What Does Your Community Really Think of Your Business?
As I prepare to move into a new house, I have been browsing through the Facebook Marketplace and Craigslist to find furniture. I came across the Nextdoor app which is very similar to these sites but also acts as a social media platform connecting you to your neighbors through public posts.
Unlike the posts I see on Instagram and Twitter, these posts are only seen by those who live near you. So I was surprised to see most of the posts had hundreds of comments for one small neighborhood.
While there are people selling furniture, the news feed is full of recommendations for hyperlocal restaurants and hair salons, lost kitten posters and conversations about the best service providers for internet and cable.
It’s helpful to see what my new neighbors think about certain companies. But after coming across a post I did not agree with, it reminded me that there are some pitfalls for companies using social media.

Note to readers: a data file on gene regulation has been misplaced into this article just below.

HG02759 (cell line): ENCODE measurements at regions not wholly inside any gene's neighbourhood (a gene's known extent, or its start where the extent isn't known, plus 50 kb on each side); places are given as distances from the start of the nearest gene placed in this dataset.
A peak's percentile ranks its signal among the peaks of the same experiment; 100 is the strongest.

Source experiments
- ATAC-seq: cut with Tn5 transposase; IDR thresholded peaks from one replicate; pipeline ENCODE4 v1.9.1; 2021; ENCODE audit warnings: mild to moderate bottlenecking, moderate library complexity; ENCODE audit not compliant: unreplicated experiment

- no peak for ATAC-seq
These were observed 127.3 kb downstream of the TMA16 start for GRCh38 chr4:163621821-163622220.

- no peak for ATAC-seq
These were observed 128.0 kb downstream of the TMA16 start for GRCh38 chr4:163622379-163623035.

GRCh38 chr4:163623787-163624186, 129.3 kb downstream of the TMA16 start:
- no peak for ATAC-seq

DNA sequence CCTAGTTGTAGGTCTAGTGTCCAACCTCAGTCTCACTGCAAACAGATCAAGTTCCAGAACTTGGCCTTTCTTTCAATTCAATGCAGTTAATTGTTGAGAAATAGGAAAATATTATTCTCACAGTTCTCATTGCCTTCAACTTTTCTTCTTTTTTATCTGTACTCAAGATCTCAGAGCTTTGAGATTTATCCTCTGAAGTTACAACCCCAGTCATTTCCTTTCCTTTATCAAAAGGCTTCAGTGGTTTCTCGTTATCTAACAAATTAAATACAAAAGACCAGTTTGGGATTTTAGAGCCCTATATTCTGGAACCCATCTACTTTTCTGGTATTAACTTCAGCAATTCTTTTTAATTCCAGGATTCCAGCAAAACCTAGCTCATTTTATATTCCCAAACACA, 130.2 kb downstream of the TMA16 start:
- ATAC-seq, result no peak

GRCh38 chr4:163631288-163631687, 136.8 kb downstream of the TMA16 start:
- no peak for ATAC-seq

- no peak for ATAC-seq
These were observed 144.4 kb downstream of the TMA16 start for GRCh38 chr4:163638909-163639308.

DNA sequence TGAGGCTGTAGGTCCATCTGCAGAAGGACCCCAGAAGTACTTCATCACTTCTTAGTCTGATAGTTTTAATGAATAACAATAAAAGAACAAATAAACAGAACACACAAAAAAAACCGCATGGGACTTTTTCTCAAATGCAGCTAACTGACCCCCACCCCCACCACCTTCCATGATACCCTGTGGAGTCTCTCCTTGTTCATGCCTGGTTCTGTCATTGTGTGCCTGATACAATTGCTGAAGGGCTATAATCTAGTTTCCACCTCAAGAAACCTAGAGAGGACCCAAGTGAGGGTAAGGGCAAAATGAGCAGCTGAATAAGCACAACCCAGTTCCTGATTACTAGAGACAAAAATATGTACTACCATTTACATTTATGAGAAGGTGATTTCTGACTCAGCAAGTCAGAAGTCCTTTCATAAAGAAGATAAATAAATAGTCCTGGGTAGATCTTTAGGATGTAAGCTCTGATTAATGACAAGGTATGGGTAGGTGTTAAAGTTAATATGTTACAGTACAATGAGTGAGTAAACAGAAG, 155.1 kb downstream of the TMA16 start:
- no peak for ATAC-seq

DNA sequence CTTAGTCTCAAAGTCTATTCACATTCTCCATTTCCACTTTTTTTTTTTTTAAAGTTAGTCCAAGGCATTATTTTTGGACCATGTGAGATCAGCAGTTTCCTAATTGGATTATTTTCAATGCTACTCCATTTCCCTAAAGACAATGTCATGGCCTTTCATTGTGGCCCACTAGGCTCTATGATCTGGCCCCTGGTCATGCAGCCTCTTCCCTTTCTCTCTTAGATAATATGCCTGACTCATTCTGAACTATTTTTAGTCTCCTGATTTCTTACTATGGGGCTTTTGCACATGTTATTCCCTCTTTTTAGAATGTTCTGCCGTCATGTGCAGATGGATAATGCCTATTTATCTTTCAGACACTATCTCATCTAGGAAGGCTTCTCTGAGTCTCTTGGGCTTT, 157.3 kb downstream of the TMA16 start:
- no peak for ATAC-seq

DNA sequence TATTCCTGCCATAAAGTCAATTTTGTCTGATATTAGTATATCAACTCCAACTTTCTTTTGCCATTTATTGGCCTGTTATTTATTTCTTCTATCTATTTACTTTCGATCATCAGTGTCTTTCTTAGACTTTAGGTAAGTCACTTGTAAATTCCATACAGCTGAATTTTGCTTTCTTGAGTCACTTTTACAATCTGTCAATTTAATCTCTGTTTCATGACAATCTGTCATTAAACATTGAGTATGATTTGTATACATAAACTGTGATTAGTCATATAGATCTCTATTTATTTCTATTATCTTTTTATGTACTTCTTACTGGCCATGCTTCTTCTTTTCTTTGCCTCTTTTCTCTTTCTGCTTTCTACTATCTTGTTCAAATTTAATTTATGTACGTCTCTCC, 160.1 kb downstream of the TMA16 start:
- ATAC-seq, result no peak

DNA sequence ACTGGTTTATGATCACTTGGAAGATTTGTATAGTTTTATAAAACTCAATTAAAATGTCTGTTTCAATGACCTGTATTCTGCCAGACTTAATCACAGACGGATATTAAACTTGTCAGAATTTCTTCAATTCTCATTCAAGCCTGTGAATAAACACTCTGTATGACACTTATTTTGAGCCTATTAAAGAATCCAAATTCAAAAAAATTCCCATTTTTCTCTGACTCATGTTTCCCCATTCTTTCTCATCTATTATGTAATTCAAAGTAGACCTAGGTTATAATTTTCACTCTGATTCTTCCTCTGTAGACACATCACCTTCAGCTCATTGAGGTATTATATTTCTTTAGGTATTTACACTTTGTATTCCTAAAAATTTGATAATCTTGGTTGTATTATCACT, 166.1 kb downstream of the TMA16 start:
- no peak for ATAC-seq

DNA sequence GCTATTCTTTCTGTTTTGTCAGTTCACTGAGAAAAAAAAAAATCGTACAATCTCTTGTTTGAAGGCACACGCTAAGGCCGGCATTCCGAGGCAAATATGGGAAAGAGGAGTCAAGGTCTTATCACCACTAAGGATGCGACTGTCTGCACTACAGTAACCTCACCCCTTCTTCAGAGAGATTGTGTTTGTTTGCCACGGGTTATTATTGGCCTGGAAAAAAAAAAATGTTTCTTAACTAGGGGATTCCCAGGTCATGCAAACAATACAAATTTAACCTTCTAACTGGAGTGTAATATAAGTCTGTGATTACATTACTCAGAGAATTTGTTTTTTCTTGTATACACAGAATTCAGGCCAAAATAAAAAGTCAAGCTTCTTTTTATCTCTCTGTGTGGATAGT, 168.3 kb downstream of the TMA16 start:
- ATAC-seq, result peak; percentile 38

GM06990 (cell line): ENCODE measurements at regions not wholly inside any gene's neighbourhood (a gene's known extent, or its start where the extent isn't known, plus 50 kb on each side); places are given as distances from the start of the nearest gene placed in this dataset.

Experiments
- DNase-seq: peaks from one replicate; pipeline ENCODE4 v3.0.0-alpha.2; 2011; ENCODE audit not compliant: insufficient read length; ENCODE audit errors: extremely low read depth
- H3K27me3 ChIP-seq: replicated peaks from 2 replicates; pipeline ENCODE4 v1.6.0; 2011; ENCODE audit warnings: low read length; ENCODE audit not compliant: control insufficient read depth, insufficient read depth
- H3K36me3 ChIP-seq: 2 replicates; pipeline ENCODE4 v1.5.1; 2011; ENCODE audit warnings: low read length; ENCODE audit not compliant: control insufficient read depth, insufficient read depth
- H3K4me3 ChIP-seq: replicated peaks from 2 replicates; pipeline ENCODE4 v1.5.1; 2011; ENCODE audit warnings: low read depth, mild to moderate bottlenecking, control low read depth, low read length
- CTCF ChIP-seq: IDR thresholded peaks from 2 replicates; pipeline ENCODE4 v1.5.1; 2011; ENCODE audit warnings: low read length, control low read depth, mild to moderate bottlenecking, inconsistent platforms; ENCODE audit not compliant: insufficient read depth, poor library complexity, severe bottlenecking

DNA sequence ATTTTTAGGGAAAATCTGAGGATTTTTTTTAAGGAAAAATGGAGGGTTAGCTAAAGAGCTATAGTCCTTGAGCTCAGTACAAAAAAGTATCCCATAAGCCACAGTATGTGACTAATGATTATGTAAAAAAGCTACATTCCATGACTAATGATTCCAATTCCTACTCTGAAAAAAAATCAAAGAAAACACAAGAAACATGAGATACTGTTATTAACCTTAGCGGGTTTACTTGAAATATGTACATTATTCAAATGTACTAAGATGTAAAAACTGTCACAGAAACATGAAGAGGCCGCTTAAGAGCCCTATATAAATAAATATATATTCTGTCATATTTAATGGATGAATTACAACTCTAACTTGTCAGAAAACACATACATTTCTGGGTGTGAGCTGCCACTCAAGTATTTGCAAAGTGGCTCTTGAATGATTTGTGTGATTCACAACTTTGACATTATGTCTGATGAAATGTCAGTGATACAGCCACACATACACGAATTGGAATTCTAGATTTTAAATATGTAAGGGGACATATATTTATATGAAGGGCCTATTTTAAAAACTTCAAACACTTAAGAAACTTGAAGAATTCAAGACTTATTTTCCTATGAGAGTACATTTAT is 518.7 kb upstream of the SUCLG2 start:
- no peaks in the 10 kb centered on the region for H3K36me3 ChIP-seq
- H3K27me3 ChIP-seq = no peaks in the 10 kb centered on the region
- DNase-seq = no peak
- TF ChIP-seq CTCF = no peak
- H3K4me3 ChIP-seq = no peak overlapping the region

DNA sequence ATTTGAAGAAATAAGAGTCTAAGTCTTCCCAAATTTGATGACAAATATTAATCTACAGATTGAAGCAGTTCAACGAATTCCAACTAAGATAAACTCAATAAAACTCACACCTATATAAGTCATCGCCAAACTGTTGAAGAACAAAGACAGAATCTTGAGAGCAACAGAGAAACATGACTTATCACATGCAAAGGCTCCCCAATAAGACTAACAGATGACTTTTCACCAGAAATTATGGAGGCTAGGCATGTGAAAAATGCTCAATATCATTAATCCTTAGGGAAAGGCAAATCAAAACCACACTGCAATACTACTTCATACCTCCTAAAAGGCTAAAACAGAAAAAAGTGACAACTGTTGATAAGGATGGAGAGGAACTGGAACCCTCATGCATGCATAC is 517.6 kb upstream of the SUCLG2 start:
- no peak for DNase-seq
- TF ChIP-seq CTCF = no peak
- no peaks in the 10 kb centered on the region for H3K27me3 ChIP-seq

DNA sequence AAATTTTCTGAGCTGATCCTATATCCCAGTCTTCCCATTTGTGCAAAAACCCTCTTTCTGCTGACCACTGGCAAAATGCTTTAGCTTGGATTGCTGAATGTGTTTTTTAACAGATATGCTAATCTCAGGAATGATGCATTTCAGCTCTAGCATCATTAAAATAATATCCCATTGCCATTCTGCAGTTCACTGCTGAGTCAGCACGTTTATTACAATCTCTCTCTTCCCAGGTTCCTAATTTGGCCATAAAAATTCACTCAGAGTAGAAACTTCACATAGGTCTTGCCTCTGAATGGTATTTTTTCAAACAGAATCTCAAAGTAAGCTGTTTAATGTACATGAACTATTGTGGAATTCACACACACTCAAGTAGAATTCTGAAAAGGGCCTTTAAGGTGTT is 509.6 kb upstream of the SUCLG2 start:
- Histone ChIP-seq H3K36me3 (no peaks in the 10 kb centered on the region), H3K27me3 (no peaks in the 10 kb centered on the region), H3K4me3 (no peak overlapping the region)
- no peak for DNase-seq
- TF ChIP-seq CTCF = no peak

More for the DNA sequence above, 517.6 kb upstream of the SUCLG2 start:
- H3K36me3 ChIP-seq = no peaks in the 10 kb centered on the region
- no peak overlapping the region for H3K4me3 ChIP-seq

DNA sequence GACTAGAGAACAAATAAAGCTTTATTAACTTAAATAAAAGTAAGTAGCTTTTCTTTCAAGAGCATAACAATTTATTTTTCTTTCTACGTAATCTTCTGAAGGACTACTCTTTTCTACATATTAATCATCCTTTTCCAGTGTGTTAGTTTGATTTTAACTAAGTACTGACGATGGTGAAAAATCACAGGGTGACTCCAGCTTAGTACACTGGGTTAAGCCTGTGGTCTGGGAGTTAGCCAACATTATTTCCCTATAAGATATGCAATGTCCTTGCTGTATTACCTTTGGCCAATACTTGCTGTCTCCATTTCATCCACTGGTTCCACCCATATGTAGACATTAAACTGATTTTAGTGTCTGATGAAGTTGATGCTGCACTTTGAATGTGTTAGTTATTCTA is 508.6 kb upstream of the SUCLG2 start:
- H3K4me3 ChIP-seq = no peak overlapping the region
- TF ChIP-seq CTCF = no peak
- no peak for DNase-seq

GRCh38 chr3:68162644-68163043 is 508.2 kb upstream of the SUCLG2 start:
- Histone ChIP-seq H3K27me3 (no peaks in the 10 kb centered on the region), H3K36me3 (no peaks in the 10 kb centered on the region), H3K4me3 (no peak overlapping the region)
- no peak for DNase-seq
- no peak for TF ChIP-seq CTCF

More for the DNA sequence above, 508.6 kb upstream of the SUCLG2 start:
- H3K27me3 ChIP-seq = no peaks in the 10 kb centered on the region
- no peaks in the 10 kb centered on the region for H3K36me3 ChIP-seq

In one post, a woman complained about her recent dining experiences. After being a patron of the restaurant for 20 years, she had three bad dining experiences during the pandemic.
Having previously worked at Yelp, I am very familiar with the review process and as a customer, if she only had a couple bad experiences in 20 years, that’s a pretty good track record.
The comment section on that post had nearly 200 comments, pretty evenly split between those that had similar experiences and others that were positive.
Nextdoor’s value is that the information shared is hyperlocal – it’s like asking a friend for advice or recommendation. Businesses would do themselves some good if they paid attention to Nextdoor in the same way they do other social media platforms. Monitoring the site and engaging when appropriate will go along way in this more ‘neighborly’ platform.